Kuwaiti child is given new lease of life after receiving non-surgical treatment alternative for childhood hypoglycaemia
Young Kuwaiti child, Saad, has been given a new lease of life after being treated for a severe form of childhood hypoglycaemia using an alternative non-surgical procedure at Great Ormond Street Hospital for Children in London (GOSH).
When Saad was just two months old, his mother noticed his legs and arms were moving erratically and his eyes rolling to the back of his head. Saad’s mother instantly knew that something was wrong. Although tests showed he had low blood sugar without diabetes, Saad’s medical diagnosis was still uncertain and he spent a further two months in hospital in Kuwait. Saad was then referred to a specialist in the UK, Dr Shah, who specializes in Paediatric Endocrinology.
After visiting Dr Shah, Saad was diagnosed with Congenital Hyperinsulinism (CHI), a very complex condition that causes severe hypoglycaemia (low blood sugar) in the neonatal, infancy and childhood period.
Discussing the severity of the condition, Dr Shah said, “Hypoglycaemia, due to CHI, is a relatively rare but serious condition occurring soon after birth. Symptoms of hypoglycaemia can include floppiness, shakiness, poor feeding and sleepiness, all of which are due to the low blood glucose levels. Seizures (fits or convulsions) can also occur, again due to low blood glucose levels. If the child’s blood glucose level is not corrected, it can lead to loss of consciousness, seizures (convulsions), potential brain injury and very rarely death."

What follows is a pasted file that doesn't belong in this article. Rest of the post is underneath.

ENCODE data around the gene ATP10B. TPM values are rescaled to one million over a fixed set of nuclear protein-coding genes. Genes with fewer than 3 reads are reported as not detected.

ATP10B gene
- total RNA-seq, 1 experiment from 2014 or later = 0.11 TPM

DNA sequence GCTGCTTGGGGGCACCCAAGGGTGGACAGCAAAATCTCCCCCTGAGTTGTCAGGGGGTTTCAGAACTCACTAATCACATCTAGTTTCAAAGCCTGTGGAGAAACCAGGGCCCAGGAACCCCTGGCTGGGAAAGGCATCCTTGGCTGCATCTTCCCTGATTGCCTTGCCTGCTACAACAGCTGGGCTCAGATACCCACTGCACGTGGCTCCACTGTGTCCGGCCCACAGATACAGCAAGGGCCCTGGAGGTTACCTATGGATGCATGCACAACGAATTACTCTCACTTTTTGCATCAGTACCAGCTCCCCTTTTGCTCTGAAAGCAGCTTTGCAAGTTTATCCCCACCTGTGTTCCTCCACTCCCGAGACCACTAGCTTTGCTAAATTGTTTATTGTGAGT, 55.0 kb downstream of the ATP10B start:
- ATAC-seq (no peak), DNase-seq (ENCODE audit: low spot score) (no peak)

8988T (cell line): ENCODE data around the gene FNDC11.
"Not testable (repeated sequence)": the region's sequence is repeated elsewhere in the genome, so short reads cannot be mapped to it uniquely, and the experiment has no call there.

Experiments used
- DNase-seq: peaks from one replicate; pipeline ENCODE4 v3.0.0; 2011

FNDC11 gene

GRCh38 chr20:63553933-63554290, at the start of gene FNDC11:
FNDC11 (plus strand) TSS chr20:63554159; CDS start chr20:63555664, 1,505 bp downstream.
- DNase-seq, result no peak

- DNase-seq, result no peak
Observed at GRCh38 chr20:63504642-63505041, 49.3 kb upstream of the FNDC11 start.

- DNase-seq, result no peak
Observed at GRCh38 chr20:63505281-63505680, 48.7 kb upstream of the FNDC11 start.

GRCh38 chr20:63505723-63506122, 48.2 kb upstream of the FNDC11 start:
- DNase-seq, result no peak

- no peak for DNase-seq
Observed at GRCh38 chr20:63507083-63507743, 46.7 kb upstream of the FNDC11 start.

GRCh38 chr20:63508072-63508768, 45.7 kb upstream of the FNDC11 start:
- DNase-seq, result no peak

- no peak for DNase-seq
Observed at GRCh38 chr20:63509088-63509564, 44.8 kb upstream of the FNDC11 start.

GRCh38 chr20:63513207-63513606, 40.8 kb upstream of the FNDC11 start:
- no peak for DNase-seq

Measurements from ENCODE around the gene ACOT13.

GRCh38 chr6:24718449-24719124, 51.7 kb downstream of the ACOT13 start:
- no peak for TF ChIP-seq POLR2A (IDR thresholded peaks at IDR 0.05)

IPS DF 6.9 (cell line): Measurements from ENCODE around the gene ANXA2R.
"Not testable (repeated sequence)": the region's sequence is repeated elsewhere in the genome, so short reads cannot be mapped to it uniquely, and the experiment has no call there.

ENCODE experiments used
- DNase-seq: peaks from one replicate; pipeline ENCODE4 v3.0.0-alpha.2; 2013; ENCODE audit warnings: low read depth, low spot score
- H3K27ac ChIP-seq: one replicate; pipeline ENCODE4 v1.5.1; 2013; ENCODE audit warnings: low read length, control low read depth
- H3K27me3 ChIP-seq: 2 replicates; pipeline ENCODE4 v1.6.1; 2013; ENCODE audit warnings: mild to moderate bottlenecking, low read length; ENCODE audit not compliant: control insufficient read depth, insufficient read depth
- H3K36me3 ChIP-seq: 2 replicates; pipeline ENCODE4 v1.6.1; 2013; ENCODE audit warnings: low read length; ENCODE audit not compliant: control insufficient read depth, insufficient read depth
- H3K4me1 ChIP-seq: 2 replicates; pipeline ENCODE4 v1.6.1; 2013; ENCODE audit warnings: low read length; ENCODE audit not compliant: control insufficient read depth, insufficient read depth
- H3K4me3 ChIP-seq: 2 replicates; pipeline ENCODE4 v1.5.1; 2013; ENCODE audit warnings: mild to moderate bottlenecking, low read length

From May to September 2017, Saad stayed as an inpatient at GOSH. Saad underwent a PET scan which confirmed he has a diffuse form of CHI which means if he doesn’t respond to standard medical treatment to stop insulin production then would likely need a major operation to remove 95 percent of the pancreas (near-total pancreatectomy). However, instead of undergoing a near-total pancreatectomy, an invasive operation with potential long-life complications, Dr Shah suggested newer forms of medication which aim to stabilise blood glucose levels.
"After discussing various management options with the family, they were keen to try injections before proceeding with a near-total pancreatectomy. This medication, which is given once every 4 weeks, has allowed him to keep his blood glucose stable on bolus feeds with significant improvement in quality of life as parents give one injection every 4 weeks instead of 4 injections a day,” adds Dr Shah.
Saad, who has now had his care moved back to Kuwait, will need regular monitoring in terms of his blood glucose as well as for side effects of the medication. Some cases become milder over the time and children may eventually come off medications.
On the care Saad received in London, Saad’s mother commented that, “Dr Shah was the perfect doctor and gave us all the information we needed. He listens to the family and completely understood my son’s needs. Saad enjoyed his time on the Bumblebee ward and the nurses at GOSH were also very caring with a personal touch.”
Saad is currently doing well and will return to GOSH in six months’ time for a routine check-up.